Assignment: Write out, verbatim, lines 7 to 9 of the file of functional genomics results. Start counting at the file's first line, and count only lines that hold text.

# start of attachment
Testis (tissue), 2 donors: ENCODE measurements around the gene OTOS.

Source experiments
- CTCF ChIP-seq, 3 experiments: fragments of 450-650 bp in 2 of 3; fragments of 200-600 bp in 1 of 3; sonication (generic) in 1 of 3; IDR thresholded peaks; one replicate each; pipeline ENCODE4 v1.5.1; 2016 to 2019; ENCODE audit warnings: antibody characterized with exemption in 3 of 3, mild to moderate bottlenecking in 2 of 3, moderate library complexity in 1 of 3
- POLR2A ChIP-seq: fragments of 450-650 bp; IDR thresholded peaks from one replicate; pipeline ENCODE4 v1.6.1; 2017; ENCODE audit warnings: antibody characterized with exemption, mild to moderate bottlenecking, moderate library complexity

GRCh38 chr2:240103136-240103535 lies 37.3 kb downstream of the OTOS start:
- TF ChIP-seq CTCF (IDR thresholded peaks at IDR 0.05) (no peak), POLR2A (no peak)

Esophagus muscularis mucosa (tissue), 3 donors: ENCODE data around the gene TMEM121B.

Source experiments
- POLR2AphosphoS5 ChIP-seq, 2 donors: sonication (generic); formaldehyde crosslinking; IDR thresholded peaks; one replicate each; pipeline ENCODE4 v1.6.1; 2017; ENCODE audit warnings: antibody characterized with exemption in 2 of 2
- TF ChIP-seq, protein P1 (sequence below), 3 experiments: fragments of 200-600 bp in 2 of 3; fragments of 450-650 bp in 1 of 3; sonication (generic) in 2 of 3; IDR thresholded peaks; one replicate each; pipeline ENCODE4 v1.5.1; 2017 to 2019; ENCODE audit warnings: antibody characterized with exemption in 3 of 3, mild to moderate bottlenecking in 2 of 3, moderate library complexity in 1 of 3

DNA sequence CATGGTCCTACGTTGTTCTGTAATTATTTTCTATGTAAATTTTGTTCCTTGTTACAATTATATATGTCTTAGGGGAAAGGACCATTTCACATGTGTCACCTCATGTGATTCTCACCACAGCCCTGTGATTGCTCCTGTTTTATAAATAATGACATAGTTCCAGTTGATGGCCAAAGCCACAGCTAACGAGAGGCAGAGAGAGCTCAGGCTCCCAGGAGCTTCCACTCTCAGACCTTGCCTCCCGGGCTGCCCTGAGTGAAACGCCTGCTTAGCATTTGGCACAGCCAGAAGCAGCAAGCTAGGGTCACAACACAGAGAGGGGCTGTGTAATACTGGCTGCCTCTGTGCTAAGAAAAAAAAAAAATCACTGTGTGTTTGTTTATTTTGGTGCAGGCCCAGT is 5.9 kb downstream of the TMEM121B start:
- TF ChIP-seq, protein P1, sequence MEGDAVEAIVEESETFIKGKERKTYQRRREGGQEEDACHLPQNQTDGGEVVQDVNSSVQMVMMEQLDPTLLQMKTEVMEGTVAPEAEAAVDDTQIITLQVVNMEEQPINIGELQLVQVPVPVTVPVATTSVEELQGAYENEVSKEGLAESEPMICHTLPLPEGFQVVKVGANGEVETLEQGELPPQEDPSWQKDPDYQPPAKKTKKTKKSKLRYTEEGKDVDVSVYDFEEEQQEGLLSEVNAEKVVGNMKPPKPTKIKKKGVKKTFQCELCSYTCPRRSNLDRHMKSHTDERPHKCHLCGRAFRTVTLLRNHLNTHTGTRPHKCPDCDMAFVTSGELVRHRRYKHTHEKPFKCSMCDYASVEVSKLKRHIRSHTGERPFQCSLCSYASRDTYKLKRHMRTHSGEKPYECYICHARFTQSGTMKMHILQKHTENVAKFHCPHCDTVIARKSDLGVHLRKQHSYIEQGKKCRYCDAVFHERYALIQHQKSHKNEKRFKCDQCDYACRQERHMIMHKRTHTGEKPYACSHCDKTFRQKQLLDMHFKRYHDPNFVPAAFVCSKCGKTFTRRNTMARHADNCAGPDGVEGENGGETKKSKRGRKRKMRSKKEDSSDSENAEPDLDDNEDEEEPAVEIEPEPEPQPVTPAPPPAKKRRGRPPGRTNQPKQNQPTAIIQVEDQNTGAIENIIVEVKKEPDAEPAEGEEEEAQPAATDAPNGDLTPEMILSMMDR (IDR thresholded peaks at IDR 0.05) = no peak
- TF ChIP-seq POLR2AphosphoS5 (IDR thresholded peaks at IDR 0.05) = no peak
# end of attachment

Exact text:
Esophagus muscularis mucosa (tissue), 3 donors: ENCODE data around the gene TMEM121B.

Source experiments
- POLR2AphosphoS5 ChIP-seq, 2 donors: sonication (generic); formaldehyde crosslinking; IDR thresholded peaks; one replicate each; pipeline ENCODE4 v1.6.1; 2017; ENCODE audit warnings: antibody characterized with exemption in 2 of 2